Effects of climate change on shrub growth in high mountains:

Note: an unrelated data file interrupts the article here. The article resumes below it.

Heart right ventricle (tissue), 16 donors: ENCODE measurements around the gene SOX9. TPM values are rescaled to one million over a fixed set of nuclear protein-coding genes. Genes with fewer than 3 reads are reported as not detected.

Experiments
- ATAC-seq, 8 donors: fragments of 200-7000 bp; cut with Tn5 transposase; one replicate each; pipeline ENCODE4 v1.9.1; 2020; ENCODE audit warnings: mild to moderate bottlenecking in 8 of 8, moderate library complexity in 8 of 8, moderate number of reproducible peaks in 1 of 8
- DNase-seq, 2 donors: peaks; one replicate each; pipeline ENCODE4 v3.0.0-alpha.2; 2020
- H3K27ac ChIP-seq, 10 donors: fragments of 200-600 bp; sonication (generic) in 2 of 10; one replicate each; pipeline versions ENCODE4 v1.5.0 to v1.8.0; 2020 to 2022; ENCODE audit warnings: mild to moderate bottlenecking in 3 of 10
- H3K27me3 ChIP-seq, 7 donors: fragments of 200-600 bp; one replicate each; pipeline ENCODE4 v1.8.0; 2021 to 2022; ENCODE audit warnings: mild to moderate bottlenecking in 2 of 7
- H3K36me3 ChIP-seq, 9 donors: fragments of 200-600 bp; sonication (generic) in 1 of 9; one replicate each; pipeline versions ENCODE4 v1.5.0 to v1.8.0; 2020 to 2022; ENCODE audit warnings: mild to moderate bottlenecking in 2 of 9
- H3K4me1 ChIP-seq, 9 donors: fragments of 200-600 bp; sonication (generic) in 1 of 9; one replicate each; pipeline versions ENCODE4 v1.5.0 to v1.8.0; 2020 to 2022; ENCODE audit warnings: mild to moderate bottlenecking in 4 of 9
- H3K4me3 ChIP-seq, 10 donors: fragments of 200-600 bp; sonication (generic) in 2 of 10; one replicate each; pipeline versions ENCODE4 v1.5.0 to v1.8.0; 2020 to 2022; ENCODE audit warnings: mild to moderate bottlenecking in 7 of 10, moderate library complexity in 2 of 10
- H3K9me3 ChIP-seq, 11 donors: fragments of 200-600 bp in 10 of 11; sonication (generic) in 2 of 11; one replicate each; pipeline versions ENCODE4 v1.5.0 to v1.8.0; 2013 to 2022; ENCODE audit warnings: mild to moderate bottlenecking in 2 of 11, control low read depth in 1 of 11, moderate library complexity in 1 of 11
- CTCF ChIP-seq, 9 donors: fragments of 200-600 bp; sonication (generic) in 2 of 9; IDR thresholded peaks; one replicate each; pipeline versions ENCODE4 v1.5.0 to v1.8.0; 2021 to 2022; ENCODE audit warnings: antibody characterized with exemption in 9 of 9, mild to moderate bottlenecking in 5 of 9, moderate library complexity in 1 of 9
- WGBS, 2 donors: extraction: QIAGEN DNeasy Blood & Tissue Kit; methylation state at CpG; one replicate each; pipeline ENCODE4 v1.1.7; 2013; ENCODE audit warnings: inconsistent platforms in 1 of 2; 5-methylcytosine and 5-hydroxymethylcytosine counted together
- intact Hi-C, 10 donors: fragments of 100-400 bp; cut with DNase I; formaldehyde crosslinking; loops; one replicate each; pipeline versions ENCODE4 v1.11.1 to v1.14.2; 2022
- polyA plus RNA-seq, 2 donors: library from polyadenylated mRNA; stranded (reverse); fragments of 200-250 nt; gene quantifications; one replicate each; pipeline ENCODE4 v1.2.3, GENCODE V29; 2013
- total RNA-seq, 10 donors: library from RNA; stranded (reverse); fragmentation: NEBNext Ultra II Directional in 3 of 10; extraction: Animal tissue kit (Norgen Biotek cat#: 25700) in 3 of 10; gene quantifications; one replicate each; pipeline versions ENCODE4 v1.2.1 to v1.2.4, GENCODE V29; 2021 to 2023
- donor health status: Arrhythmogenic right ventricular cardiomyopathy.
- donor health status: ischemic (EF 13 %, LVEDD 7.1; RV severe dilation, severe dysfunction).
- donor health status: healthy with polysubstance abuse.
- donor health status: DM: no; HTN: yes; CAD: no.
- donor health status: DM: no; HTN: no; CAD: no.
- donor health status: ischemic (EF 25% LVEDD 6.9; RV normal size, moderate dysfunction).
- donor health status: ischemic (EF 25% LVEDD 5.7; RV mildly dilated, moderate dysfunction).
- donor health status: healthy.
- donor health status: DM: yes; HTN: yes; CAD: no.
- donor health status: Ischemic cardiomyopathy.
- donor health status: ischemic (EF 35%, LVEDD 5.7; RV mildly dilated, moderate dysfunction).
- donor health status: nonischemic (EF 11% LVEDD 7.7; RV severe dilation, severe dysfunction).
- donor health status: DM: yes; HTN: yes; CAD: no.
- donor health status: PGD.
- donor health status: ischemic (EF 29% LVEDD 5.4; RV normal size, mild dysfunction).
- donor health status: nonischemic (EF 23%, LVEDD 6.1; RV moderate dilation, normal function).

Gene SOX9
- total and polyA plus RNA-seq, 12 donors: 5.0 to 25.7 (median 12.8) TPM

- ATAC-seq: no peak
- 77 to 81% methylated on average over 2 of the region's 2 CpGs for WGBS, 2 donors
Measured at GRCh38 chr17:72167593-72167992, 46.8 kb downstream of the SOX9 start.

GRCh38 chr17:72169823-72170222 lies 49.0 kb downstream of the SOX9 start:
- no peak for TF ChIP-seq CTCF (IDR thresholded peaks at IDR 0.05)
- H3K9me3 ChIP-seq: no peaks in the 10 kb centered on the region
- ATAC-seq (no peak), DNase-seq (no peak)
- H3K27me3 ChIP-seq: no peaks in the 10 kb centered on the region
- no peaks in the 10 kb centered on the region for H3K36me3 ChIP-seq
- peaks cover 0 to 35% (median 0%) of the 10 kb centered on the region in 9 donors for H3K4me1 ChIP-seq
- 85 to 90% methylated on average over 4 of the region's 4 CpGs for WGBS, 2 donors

With the rapid warming of the alpine zone shrub growth has increased and shrubs have expanded. Satellite proxies for vegetation biomass have shown greening trends in recent decades over large parts of the tundra biome, which have been linked to shrub growth chronologies, and summer temperatures in some areas. As shrubs are expanding both north- and upwards and are infilling from their present locations, energy, e.g. through a decrease in albedo, and mass dynamics are changed, with possible drastic feedbacks to climate and ecosystem processes. Both deciduous and evergreen species have been expanding, which may have partly opposite consequences regarding feedbacks as they differ in their litter quality, reduction by herbivory, and associated mycorrhizal fungi. Summer warming is most likely the main driver of shrub growth, but this may be controlled by soil moisture availability. Extreme winter warming and associated rain-on-snow events, as well as late frost events after earlier snow-free dates may limit shrub expansion. Their effects remain poorly studied, as are the climatic drivers of shrub recruitment, which may depend on site characteristics such as snow depth, and shrub growth form.